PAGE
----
Fixing Nigerian payments. This was the focus of the conversation, at Africabeta 2.0, which held on Saturday, January 30, 2016, at The Social Place, in Victoria Island, Lagos. Payments service providers, online merchants, developers, and other technology enthusiasts in Nigeria, came in droves to be a part of the discussion.

To kick things off, Bankole Oluwafemi, Editor-in-chief of TechCabal welcomed the guests and set the tone of the conversation. He described his experience from a consumer perspective – making payments for goods and services in Nigeria, is a more tedious task than it should be.

To discuss solutions, the event was divided into two panels; the Merchants panel, and the Payment Experts panel.

The Merchants

L-R: Oo Nwoye, Oluyomi Ojo, Honey Ogundeyi, Emeka Mordi, Chinedu Azodoh.

L-R: Oo Nwoye, Oluyomi Ojo, Honey Ogundeyi, Emeka Mordi, Chinedu Azodoh.

With Callbase CEO, Oo Nwoye, as moderator, the merchants panel comprised of Printivo CEO, Oluyomi Ojo, Honey Ogundeyi, founder of Fashpa, Emeka Mordi, COO of Spinlet, and the CEO of logistics company,, Chinedu Azodoh.

The merchants described their experiences over the years, running e-commerce businesses in Nigeria, and even though they operate in disparate industries, they shared an aversion to the payment-on-delivery option.

Consumers’ preference for the payment-on-delivery option in Nigeria, is born out of a place of distrust for the system. Understandably so, as with almost everything in the country.

No one can tell, whether your innocent attempt to purchase a pair of Skullcandy headphones will culminate in you getting Skallcondy cans, complete with the pilot microphones, you never knew Skullcandy made. No one can tell, what your chances of a refund are, if you aren’t satisfied with your purchase, or if, while making the payment, you hit a snag that leaves your hard earned cash in limbo.

While the most convenient option for the skeptical consumer, it’s easy to see how the payment-on-delivery paradigm is bad for business. Imagine having to transport a dress from Lagos to Enugu, only to be told that the customer “prefers the navy blue, rather than the black one, you sent”. Or imagine the risk involved, in entrusting delivery men with large sums of cash. Logistical nightmare.

Iyinoluwa Aboyeji, Andela.

Iyinoluwa Aboyeji, co-founder, Andela.

During the Q&A session, Iyin Aboyeji, from Andela, asked, “It’s not enough for us to throw hands in the air, and wait for things to get better. What are you doing, to make the payment experience a better one, for your customers?”.

Oluyomi Ojo, Printivo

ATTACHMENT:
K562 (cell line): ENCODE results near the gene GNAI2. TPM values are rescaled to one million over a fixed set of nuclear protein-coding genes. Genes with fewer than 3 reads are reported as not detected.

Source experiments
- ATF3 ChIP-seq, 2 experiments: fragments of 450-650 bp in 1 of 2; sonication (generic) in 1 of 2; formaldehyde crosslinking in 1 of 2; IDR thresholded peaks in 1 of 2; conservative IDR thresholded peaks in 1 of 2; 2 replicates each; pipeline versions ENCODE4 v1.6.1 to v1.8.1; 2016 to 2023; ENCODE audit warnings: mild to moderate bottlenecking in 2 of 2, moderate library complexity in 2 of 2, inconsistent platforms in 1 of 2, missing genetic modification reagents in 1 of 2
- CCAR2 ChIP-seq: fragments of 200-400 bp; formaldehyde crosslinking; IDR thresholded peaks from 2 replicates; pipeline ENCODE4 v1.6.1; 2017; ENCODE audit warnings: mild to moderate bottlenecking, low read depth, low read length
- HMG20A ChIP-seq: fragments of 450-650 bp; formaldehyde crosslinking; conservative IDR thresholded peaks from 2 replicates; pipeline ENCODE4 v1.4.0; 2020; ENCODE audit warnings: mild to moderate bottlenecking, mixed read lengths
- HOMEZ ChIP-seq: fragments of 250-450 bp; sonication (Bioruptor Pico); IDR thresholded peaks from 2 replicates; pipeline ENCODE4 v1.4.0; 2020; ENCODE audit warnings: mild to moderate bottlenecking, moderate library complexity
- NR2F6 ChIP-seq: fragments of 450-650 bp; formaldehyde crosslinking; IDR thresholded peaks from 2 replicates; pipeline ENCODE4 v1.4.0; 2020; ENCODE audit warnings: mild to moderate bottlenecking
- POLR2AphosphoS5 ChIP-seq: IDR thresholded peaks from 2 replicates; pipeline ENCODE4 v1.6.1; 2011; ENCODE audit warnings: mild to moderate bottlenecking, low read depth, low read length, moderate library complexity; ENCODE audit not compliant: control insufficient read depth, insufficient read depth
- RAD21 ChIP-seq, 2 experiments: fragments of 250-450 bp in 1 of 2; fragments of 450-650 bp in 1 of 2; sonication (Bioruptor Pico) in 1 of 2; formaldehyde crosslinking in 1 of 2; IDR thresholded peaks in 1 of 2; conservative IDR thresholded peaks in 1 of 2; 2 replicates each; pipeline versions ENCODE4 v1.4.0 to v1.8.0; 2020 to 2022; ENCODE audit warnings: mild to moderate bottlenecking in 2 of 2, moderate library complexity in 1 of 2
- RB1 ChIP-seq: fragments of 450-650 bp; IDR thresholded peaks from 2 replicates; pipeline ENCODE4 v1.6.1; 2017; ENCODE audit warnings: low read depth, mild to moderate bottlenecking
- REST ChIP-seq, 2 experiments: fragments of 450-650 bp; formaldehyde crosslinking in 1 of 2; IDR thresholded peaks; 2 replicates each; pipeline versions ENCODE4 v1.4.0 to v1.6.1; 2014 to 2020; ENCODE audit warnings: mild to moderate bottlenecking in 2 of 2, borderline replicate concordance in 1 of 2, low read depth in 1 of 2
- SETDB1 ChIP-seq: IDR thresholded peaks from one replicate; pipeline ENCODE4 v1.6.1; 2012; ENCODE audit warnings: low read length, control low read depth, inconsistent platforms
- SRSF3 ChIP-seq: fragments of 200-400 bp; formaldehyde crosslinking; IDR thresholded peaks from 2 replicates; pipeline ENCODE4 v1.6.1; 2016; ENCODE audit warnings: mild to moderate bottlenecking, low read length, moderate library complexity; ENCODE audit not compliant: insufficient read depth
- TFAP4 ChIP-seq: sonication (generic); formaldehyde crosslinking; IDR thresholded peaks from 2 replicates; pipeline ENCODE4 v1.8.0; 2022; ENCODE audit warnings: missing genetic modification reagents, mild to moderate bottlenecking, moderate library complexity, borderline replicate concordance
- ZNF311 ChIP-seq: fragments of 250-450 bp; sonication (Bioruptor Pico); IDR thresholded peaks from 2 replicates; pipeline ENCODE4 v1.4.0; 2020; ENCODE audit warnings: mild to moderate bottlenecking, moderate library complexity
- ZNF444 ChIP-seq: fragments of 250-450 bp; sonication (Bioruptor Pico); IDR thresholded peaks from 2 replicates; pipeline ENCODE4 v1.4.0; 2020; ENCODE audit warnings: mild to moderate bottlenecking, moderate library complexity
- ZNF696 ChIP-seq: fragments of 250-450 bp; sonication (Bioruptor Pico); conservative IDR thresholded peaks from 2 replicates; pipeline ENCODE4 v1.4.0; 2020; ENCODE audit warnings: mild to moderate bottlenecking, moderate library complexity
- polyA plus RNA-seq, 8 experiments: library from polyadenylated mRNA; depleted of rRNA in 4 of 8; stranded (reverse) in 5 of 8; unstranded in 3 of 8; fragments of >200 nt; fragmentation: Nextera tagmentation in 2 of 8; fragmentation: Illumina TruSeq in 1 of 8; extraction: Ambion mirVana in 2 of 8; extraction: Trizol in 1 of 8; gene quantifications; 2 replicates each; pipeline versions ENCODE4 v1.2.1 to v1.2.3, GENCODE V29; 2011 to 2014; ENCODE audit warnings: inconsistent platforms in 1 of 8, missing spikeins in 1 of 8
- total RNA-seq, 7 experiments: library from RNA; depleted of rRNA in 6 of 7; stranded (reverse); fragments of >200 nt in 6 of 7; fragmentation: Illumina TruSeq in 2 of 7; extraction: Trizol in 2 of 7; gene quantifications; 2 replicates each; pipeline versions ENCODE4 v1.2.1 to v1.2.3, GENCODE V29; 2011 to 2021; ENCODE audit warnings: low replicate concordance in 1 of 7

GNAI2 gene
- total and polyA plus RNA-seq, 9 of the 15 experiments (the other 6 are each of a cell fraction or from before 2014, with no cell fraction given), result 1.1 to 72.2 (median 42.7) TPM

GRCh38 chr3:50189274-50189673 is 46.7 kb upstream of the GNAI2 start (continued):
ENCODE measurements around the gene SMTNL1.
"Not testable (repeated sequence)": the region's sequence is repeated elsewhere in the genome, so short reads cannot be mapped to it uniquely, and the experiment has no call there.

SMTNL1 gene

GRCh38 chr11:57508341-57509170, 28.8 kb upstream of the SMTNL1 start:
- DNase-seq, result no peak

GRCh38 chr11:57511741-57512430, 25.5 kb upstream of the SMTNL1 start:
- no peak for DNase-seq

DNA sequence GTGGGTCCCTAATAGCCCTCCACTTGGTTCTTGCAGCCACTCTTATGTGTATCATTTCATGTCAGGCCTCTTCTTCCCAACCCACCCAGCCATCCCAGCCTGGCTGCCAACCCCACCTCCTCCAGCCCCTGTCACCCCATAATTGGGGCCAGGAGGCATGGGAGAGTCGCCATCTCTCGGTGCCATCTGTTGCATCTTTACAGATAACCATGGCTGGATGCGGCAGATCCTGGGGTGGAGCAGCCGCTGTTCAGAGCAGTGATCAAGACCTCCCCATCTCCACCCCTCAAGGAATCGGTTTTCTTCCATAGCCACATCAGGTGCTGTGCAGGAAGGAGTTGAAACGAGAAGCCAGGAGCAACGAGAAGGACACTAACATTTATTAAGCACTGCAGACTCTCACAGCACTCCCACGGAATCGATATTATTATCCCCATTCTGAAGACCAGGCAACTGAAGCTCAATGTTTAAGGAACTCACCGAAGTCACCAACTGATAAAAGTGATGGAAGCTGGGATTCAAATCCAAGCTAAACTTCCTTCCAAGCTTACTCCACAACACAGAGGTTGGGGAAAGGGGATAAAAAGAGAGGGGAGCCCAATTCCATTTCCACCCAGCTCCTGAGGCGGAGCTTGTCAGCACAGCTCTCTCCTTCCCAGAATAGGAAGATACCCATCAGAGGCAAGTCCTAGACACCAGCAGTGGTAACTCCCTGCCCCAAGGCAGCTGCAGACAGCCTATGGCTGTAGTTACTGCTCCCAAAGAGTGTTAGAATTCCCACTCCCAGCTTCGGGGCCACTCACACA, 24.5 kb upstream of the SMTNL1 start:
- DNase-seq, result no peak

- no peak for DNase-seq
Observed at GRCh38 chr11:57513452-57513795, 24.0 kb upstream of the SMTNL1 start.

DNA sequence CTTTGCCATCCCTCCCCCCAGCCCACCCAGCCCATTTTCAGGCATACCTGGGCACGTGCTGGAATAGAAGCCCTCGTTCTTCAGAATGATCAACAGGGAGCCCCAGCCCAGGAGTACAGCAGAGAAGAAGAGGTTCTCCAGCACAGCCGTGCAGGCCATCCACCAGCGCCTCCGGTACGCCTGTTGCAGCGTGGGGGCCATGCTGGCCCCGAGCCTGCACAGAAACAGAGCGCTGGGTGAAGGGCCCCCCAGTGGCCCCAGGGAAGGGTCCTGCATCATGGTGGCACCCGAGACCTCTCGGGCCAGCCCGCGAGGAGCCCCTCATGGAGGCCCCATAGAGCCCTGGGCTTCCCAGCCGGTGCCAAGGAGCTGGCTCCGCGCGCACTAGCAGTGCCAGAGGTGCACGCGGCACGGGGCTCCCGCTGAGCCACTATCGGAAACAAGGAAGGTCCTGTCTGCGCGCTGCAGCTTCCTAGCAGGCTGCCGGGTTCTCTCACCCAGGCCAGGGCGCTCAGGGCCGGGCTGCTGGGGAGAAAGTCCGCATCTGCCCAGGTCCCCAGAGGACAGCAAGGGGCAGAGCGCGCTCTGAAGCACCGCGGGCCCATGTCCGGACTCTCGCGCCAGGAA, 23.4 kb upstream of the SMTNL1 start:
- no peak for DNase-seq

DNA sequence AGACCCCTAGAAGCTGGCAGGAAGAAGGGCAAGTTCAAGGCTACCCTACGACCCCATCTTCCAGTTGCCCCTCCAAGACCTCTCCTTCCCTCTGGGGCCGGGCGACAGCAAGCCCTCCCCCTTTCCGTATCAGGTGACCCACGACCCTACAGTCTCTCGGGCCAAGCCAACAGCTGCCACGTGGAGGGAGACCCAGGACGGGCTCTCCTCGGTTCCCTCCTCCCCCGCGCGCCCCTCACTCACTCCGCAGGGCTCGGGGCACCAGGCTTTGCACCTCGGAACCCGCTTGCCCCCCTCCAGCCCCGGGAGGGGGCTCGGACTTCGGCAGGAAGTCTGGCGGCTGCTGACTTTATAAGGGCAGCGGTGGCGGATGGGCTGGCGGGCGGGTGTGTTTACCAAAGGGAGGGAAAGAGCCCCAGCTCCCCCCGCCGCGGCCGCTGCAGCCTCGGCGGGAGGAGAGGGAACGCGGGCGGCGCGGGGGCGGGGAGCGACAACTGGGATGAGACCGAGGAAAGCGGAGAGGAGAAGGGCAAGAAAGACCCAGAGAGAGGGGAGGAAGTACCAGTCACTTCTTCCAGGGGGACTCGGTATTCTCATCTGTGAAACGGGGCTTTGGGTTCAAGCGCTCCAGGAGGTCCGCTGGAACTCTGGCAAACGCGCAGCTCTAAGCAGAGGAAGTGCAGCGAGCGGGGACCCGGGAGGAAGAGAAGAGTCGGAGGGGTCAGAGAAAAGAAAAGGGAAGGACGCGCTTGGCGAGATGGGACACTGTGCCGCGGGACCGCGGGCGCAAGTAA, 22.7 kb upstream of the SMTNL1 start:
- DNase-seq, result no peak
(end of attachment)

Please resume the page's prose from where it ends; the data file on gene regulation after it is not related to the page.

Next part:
Oluyomi Ojo, CEO, Printivo

“When the customer gets past a certain stage in the order process, if they leave the site without completing the transaction, we go after them, find out if they had any issues, and offer alternative payment methods,” answered Oluyomi Ojo, “and if you receive your order, and do not like it, we will take it from you, and give you a reprint, at no extra cost.”

Emeka Mordi, COO, Spinlet

Emeka Mordi, COO, Spinlet

Emeka Mordi, humorously added, that Spinlet cannot offer music via cash-on-delivery, but that they accept a wide range of payment mediums, even with airtime, from all Nigerian networks.

Panelists L-R: Oo Nwoye, Oluyomi Ojo, Honey Ogundeyi, Emeka Mordi, Chinedu Azodoh

Panelists L-R: Oo Nwoye, Oluyomi Ojo, Honey Ogundeyi, Emeka Mordi, Chinedu Azodoh

In the end, it was agreed that seamless transactions – as enabled by service providers – will drive up consumer confidence, which will in turn keep payment-on-delivery to a minimum.

The Experts

Panelists L-R: Joyce Kim, (, Ope Adeoye (Interswitch), JR Kanu (KongaPay).

Panelists L-R: Joyce Kim, (, Ope Adeoye (Interswitch), JR Kanu (KongaPay).

Next up was the online payments service providers panel. We had Oo Nwoye as moderator again, Joyce Kim from, Ope Adeoye from Interswitch, and JR Kanu, from Konga Pay.

One of the main takeaways from the Experts panel, was that the e-commerce is still nascent in Nigeria, and the total addressable market is miniscule, compared to it’s potential size.

Ope Adeoye, from Interswitch said, “to close the gap between the 200,000 active cards, and the 97 million mobile internet users, merchants need to collaborate”. There is no reason why an e-commerce company cannot link to another that provides adjacent or complementary services.

A big part of bringing more purchase intent online, is educating customers, while providing as seamless, an experience as possible and in the process, cultivating trust in the electronic payments system. This, in turn, becomes the gateway drug, to e-commerce.

There was also talk about online payments, on a policy level. The larger payments service providers, have earned a seat at the financial policy table, and they can use that platform, to drive for more merchant-centric conversation, effectively becoming the bridge between merchants, and CBN/finance committees.

And even if they cannot get the merchants in the room when these policy conversations are taking place, they can help drive dialogue between the merchants, and the custodians of the public funds merchants are trying to garner – the banks.


AfricaBeta 2.0 was sponsored by Access Bank, and PayWithCapture, and to round up the event, the CEO of PayWithCapture, Ife Orioke came to give a presentation, about his payments platform. Ife highlighted that the customer was at the center of the PayWithCapture experience.

Ife (PayWithCapture)

Ife Oriole (CEO, PayWithCapture)

He finished his presentation with a demo of the PayWithCapture app.

Ife Orioke (CEO, PayWithCapture) , Honey Ogundeyi (CEO, Fashpa)

Ife Orioke (CEO, PayWithCapture) , Honey Ogundeyi (CEO, Fashpa)

You can find more pictures from the event, on our Facebook page.

Osarumen Osamuyi Author

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